On the very first page of a book written by one of my favourite and among the most insightful authors on politics I know, Sheldon Wolin, in his Democracy Incorporated: Managed Democracy and the Specter of Inverted Totalitarianism published in 2008, eight years before Donald Trump was elected President, there is this quote at the very top of the page and on its own, which is designed to set the scene:
Robert S. Mueller III [director of the FBI] and Secretary of State Powell read from the Bible. Mr Mueller’s theme was good versus evil. “We do not wrestle against flesh and blood, but against the rulers, against the authorities, against the cosmic powers of the present darkness, against the spiritual forces of evil in the heavenly places,” he said, reading from Ephesians 6:12-18. (Wolin 2008: 4 – parentheses in the original]
This was taken from an article in The New York Times published on September 12, 2003, page A-19. And in the preface, Wolin helps explain the point of the book and the reason for quoting Mueller.
The concept of totalitarianism is central to what follows…. References to Hitler’s Germany are introduced to remind the reader of the benchmarks in a system of power that was invasive abroad, justified preemptive war as a matter of official doctrine, and repressed all opposition at home – a system that was racist in principle and practice, deeply ideological, and openly bent on world domination. Those benchmarks are introduce to illuminate tendencies in our own system of power that are opposed to the fundamental principles of constitutional democracy. Those tendencies are, I believe, totalizing in the sense that they are obsessed with control, expansion, superiority, and supremacy.” (Wolin 2008: xvii)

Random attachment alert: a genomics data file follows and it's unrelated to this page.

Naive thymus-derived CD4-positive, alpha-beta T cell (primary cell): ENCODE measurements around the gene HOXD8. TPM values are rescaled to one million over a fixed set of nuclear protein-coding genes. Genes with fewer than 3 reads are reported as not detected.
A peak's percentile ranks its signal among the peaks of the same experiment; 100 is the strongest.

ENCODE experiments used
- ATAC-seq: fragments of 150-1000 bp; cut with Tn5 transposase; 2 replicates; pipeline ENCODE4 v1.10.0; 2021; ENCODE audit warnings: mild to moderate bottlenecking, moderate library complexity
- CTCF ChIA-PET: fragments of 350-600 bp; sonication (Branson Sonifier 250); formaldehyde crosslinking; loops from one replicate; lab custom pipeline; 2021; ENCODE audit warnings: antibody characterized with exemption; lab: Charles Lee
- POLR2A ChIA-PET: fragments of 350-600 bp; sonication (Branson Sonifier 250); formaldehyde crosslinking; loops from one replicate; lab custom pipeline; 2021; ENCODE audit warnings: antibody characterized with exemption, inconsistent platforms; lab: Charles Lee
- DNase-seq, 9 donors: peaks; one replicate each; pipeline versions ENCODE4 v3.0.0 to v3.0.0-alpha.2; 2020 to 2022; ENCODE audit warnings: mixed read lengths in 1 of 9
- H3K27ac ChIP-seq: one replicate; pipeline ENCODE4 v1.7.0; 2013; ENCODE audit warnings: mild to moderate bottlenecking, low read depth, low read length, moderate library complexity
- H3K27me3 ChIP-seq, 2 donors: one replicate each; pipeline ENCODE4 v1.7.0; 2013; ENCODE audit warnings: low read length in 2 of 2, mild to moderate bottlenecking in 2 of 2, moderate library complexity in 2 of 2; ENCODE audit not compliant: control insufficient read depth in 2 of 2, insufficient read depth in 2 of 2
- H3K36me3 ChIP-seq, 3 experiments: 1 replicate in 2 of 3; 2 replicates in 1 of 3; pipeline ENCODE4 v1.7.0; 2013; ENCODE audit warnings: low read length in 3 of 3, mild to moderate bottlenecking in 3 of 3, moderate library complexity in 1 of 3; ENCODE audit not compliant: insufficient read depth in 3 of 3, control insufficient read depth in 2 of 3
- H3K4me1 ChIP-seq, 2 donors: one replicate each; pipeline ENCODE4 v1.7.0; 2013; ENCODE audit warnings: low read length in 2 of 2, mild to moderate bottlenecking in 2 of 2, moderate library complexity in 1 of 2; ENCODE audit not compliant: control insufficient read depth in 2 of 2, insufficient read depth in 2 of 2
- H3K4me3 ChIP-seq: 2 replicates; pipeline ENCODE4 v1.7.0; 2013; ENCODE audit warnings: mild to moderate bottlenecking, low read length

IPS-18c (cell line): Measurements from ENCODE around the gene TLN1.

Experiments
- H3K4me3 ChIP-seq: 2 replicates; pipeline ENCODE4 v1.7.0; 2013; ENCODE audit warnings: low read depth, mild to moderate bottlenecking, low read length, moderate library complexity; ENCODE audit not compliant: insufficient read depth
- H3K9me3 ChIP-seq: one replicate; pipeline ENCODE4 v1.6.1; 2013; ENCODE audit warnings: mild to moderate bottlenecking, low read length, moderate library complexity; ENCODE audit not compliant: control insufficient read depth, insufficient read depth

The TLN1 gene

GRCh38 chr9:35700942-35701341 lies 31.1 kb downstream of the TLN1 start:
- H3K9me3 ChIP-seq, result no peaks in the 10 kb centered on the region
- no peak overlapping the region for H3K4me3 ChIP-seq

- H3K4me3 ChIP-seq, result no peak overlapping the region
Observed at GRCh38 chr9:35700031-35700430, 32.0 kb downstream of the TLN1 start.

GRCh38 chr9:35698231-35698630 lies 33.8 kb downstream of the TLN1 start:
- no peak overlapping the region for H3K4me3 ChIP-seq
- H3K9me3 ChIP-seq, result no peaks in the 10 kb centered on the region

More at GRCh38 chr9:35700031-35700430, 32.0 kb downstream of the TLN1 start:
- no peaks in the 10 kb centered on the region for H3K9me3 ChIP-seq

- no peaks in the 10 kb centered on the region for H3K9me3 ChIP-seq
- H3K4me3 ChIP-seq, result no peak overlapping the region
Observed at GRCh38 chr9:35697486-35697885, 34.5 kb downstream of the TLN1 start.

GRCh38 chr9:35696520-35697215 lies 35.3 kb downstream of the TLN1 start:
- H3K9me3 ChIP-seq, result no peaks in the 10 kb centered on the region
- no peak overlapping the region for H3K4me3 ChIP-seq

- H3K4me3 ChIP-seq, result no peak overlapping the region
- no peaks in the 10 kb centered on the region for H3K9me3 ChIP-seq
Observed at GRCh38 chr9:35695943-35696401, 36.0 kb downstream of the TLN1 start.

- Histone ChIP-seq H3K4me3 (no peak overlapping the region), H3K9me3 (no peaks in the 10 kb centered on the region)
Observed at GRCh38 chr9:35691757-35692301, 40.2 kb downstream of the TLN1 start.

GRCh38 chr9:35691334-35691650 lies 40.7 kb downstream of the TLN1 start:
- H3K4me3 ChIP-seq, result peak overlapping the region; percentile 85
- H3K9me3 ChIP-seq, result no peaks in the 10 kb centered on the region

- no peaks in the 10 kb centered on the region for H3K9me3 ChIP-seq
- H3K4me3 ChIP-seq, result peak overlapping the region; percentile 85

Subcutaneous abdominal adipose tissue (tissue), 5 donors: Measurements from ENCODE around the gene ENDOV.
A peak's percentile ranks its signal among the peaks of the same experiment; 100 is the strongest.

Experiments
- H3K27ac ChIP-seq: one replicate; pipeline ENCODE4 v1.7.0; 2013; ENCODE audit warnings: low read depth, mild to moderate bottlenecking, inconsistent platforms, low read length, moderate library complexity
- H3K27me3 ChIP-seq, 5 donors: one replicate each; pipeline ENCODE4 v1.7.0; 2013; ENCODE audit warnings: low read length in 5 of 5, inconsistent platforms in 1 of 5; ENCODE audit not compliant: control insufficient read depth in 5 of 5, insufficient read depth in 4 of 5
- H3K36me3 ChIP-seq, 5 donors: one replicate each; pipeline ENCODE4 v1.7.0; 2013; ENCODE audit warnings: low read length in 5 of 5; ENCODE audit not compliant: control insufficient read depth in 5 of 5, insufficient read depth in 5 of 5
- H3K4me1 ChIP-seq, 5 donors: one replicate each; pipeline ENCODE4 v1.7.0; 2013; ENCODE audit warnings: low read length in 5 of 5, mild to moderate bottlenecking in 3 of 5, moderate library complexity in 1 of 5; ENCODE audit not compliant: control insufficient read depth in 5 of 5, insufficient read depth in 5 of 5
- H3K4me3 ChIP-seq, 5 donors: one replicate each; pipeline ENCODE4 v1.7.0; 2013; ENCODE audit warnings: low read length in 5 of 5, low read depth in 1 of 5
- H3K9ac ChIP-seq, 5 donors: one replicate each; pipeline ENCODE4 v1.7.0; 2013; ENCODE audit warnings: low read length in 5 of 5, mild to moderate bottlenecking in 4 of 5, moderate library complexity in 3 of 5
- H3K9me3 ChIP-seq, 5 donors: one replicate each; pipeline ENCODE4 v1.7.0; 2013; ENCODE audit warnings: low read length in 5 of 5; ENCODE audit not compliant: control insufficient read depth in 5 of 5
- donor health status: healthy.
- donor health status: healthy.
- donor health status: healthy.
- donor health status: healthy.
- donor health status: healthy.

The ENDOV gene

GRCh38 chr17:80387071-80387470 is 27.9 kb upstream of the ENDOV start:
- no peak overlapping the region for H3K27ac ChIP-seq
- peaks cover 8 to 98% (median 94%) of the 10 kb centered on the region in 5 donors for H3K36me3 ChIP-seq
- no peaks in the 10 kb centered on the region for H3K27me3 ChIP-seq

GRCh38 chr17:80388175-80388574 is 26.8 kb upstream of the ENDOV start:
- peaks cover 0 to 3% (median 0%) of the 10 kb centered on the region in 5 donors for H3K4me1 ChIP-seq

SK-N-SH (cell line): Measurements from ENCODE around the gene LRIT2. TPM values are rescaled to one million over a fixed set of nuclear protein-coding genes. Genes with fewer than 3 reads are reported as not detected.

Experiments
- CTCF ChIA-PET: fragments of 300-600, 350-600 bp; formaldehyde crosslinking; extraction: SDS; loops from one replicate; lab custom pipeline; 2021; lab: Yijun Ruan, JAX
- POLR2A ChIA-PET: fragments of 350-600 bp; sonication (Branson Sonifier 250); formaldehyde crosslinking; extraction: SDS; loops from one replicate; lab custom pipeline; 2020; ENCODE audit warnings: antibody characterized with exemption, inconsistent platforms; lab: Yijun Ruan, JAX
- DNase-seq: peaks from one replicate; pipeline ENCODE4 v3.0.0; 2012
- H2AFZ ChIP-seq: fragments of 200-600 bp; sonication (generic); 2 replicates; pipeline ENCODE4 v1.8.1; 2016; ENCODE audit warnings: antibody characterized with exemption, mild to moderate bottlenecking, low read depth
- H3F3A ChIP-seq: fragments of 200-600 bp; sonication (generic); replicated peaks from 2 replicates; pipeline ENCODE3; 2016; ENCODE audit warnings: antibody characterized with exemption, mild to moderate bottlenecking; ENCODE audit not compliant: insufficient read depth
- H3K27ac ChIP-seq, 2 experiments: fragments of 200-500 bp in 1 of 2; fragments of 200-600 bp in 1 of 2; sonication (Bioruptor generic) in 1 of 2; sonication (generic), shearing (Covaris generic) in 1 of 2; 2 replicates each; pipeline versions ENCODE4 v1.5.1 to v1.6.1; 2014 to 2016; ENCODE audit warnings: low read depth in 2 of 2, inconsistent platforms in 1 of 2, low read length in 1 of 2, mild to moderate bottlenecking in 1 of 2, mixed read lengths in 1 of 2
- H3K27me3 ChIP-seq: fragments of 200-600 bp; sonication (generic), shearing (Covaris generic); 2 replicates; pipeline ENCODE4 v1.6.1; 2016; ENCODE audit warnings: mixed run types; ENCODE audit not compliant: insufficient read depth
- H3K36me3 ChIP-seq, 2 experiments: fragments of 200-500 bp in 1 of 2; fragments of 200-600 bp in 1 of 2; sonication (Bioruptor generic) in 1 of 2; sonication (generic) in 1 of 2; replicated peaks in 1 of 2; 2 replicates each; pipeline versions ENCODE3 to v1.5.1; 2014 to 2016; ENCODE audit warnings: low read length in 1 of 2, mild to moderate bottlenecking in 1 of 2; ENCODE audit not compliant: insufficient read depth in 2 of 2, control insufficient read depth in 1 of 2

It is exactly this that Donald Trump has exposed.
[In previous forms of totalitarian societies] the revolutionaries gained the leverage necessary to reconstruct, then mobilize society. In contrast, inverted totalitarianism is only in part a state-centered phenomenon. Primarily it represents the political coming of age of corporate power and the political demobilization of the citizenry. (Wolen xvii-xviii)
As with anything like this, even if he has exactly explained what we see, no one will care. But it is interesting all the same to have found this already in print so long before we see it exposed in the way it has now been.